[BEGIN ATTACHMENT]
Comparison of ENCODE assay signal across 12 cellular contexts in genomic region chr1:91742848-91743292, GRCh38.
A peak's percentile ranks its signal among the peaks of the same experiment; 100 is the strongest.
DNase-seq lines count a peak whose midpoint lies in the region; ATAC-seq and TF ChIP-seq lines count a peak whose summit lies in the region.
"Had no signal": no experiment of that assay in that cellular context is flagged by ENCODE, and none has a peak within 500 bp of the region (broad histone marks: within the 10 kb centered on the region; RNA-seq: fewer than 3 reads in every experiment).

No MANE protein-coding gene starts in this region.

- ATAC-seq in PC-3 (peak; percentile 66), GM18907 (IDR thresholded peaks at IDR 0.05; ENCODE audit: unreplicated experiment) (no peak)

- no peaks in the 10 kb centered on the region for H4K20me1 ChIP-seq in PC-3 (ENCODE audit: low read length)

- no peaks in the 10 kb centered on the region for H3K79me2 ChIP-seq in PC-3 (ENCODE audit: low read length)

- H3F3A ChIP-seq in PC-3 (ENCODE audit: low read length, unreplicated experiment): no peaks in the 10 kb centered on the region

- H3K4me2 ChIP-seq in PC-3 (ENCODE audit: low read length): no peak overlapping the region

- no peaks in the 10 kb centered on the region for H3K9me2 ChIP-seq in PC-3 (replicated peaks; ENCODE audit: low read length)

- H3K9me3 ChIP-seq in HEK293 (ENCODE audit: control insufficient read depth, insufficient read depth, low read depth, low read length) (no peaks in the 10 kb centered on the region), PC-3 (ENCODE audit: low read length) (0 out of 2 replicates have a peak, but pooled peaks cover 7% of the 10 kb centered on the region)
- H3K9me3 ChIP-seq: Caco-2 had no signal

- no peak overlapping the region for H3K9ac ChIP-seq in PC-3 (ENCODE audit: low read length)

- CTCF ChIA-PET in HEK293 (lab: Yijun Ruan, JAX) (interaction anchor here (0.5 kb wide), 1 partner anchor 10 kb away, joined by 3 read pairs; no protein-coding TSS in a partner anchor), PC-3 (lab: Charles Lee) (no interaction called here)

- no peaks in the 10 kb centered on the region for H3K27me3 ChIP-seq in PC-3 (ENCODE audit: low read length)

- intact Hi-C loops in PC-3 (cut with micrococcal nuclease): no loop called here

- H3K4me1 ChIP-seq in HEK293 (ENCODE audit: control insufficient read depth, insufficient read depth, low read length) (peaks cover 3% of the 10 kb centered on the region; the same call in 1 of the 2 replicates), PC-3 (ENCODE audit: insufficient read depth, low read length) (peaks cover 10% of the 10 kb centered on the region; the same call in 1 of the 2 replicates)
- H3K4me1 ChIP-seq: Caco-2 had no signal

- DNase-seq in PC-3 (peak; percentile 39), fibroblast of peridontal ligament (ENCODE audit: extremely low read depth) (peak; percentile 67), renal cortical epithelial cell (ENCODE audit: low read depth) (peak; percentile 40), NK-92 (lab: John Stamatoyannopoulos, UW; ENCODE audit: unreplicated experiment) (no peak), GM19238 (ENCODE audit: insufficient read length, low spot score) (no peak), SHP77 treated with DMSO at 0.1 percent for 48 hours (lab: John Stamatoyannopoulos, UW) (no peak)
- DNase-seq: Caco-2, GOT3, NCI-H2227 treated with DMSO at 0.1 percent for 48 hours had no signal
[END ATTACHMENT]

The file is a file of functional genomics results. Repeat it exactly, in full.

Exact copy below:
Comparison of ENCODE assay signal across 12 cellular contexts in genomic region chr1:91742848-91743292, GRCh38.
A peak's percentile ranks its signal among the peaks of the same experiment; 100 is the strongest.
DNase-seq lines count a peak whose midpoint lies in the region; ATAC-seq and TF ChIP-seq lines count a peak whose summit lies in the region.
"Had no signal": no experiment of that assay in that cellular context is flagged by ENCODE, and none has a peak within 500 bp of the region (broad histone marks: within the 10 kb centered on the region; RNA-seq: fewer than 3 reads in every experiment).

No MANE protein-coding gene starts in this region.

- ATAC-seq in PC-3 (peak; percentile 66), GM18907 (IDR thresholded peaks at IDR 0.05; ENCODE audit: unreplicated experiment) (no peak)

- no peaks in the 10 kb centered on the region for H4K20me1 ChIP-seq in PC-3 (ENCODE audit: low read length)

- no peaks in the 10 kb centered on the region for H3K79me2 ChIP-seq in PC-3 (ENCODE audit: low read length)

- H3F3A ChIP-seq in PC-3 (ENCODE audit: low read length, unreplicated experiment): no peaks in the 10 kb centered on the region

- H3K4me2 ChIP-seq in PC-3 (ENCODE audit: low read length): no peak overlapping the region

- no peaks in the 10 kb centered on the region for H3K9me2 ChIP-seq in PC-3 (replicated peaks; ENCODE audit: low read length)

- H3K9me3 ChIP-seq in HEK293 (ENCODE audit: control insufficient read depth, insufficient read depth, low read depth, low read length) (no peaks in the 10 kb centered on the region), PC-3 (ENCODE audit: low read length) (0 out of 2 replicates have a peak, but pooled peaks cover 7% of the 10 kb centered on the region)
- H3K9me3 ChIP-seq: Caco-2 had no signal

- no peak overlapping the region for H3K9ac ChIP-seq in PC-3 (ENCODE audit: low read length)

- CTCF ChIA-PET in HEK293 (lab: Yijun Ruan, JAX) (interaction anchor here (0.5 kb wide), 1 partner anchor 10 kb away, joined by 3 read pairs; no protein-coding TSS in a partner anchor), PC-3 (lab: Charles Lee) (no interaction called here)

- no peaks in the 10 kb centered on the region for H3K27me3 ChIP-seq in PC-3 (ENCODE audit: low read length)

- intact Hi-C loops in PC-3 (cut with micrococcal nuclease): no loop called here

- H3K4me1 ChIP-seq in HEK293 (ENCODE audit: control insufficient read depth, insufficient read depth, low read length) (peaks cover 3% of the 10 kb centered on the region; the same call in 1 of the 2 replicates), PC-3 (ENCODE audit: insufficient read depth, low read length) (peaks cover 10% of the 10 kb centered on the region; the same call in 1 of the 2 replicates)
- H3K4me1 ChIP-seq: Caco-2 had no signal

- DNase-seq in PC-3 (peak; percentile 39), fibroblast of peridontal ligament (ENCODE audit: extremely low read depth) (peak; percentile 67), renal cortical epithelial cell (ENCODE audit: low read depth) (peak; percentile 40), NK-92 (lab: John Stamatoyannopoulos, UW; ENCODE audit: unreplicated experiment) (no peak), GM19238 (ENCODE audit: insufficient read length, low spot score) (no peak), SHP77 treated with DMSO at 0.1 percent for 48 hours (lab: John Stamatoyannopoulos, UW) (no peak)
- DNase-seq: Caco-2, GOT3, NCI-H2227 treated with DMSO at 0.1 percent for 48 hours had no signal